The Internet of Things may be a hot topic in the industry but it’s not a new concept. In the early 2000’s, Kevin Ashton was laying the groundwork for what would become the Internet of Things (IoT) at MIT’s AutoID Lab. Ashton was one of the pioneers who conceived this notion as he searched for ways that Proctor & Gamble could improve its business by linking RFID information to the Internet.
At a very basic level, “Internet of Things” means devices that can sense aspects of the real world — like temperature, lighting, the presence or absence of people or objects, etc. — and report that real-world data, or act on it. Instead of most data on the Internet being produced and consumed by people (text, audio, video), more and more information would be produced and consumed by machines, communicating among themselves to (hopefully) improve the quality of our lives.
IOT describes a system where items in the physical world, and sensors within or attached to these items, are connected to the Internet via wireless and wired Internet connections. These sensors can use various types of local area connections such as RFID, NFC, Wi-Fi, Bluetooth, and ZigBee. Sensors can also have wide area connectivity such as GSM, GPRS, 3G, and LTE.
The classic example is a smart refrigerator that can read RFID tags on grocery items as they’re put inside, then look up those tags via the Internet to identify milk, eggs, butter, and those four frozen pizzas you just bought. The fridge tracks usage, then — cue trumpets! — alerts owners when they’re running out of groceries, or need more food since people are coming over to watch the game this weekend. (The fridge can tap into your calendar, of course). The refrigerator could even place a grocery order automatically (perhaps delivered via Amazon Fresh). Similarly, that smart fridge could warn about products nearing (or past) their expiration dates.
The Internet of Things concept lends itself to fantastic ideas. What if your house could save you effort by recognizing that you’re at a drugstore and automatically sending a list of things you need? Stuck out of town on a business trip? Tell your house to stay in vacation mode, turning lights on and off to make the place look lived-in, but not running up heating and cooling bills.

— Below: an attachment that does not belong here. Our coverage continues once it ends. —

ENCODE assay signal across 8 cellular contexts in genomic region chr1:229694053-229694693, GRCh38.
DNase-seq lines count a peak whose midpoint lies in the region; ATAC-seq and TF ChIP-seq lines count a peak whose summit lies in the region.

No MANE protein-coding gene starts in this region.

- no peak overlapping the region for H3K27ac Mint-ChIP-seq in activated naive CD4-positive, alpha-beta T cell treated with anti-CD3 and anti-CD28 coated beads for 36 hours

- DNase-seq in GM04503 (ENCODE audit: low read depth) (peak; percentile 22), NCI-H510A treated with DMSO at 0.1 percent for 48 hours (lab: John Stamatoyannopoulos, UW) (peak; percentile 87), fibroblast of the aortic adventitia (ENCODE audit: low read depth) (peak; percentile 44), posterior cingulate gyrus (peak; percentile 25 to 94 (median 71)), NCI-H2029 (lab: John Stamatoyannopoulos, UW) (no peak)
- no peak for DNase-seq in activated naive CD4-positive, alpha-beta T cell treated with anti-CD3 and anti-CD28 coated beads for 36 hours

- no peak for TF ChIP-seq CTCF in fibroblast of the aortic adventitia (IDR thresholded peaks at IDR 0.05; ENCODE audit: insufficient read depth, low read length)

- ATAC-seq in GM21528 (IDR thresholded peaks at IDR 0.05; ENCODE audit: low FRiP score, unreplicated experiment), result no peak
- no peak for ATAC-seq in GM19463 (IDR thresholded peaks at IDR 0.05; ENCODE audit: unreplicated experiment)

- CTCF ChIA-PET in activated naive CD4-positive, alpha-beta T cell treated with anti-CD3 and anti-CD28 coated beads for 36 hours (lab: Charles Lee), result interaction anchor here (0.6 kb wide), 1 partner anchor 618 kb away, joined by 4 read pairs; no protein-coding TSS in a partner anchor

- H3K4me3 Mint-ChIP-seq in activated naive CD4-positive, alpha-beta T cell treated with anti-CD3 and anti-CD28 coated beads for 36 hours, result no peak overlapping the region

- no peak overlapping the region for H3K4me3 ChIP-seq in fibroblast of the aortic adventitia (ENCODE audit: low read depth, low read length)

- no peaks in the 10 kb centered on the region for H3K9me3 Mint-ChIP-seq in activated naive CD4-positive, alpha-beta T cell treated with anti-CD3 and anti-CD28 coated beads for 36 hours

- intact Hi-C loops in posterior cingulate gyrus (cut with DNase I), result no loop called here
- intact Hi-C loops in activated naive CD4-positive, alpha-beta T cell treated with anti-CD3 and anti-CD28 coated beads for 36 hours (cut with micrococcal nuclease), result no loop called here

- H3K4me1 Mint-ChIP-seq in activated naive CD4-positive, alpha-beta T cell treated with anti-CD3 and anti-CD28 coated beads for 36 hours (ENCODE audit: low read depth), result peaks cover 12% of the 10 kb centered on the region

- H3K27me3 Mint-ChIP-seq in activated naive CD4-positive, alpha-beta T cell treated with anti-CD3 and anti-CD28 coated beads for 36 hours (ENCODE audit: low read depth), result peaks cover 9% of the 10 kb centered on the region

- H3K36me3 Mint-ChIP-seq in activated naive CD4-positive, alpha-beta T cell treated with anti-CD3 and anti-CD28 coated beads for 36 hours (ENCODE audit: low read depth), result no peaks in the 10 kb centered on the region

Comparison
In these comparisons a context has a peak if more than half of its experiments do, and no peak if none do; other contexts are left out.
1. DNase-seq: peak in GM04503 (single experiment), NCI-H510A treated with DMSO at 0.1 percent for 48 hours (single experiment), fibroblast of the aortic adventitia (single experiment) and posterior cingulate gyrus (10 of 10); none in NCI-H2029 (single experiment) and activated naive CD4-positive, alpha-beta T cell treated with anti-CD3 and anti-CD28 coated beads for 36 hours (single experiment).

Device-to-device communication creates other possibilities. Simple motion sensors can detect people moving around the house, turning lights on and off, opening or closing blinds or drapes, or even adjusting the temperature. This functionality is already so refined that many sensors are reasonable “pet immune,” so dogs and cats don’t trigger automated functions.
If these “smart home” ideas seem familiar, it’s because many are on the market — they’re just not commonplace. One well-known example is the Nest thermostat (now owned by Google). It adjusts heating and cooling based on usage patterns and even billing rates and can be controlled from a mobile app. Similarly, smart appliances have been around for years, not just refrigerators, but washing machines, heating and cooling systems, lighting, and dishwashers too.
If there are so many smart devices, why aren’t we all living in the home of the future? From much other reason, one reason is that home appliances don’t turn over at the same rate as smartphones, tablets, or even PCs. People don’t replace refrigerators and other home appliances very quickly. Tablets may have killed off netbooks in just a few years, but it will take far longer for smart appliances to migrate into many people’s lives. Other Reason may be that the “Internet of Things” brings a multitude of privacy and security implications.
You can see many other Appliance like smart switch means you can control your bulb, Television, fan etc. with the help of smartphone via Wi-Fi or Bluetooth. According to me, we can use this IOT concept for the ambulance to reach the hospital as soon possible. if we make our ambulance smarter so that it can send its location and destination to nearby traffic police so that Traffic police make rout clear in advance and help to reach a destination on time.
Using Internet technology to make our homes and devices smarter is easy to understand, but is also a very large endeavor that will take a lot more time — after all, we’ve already been at it over a decade.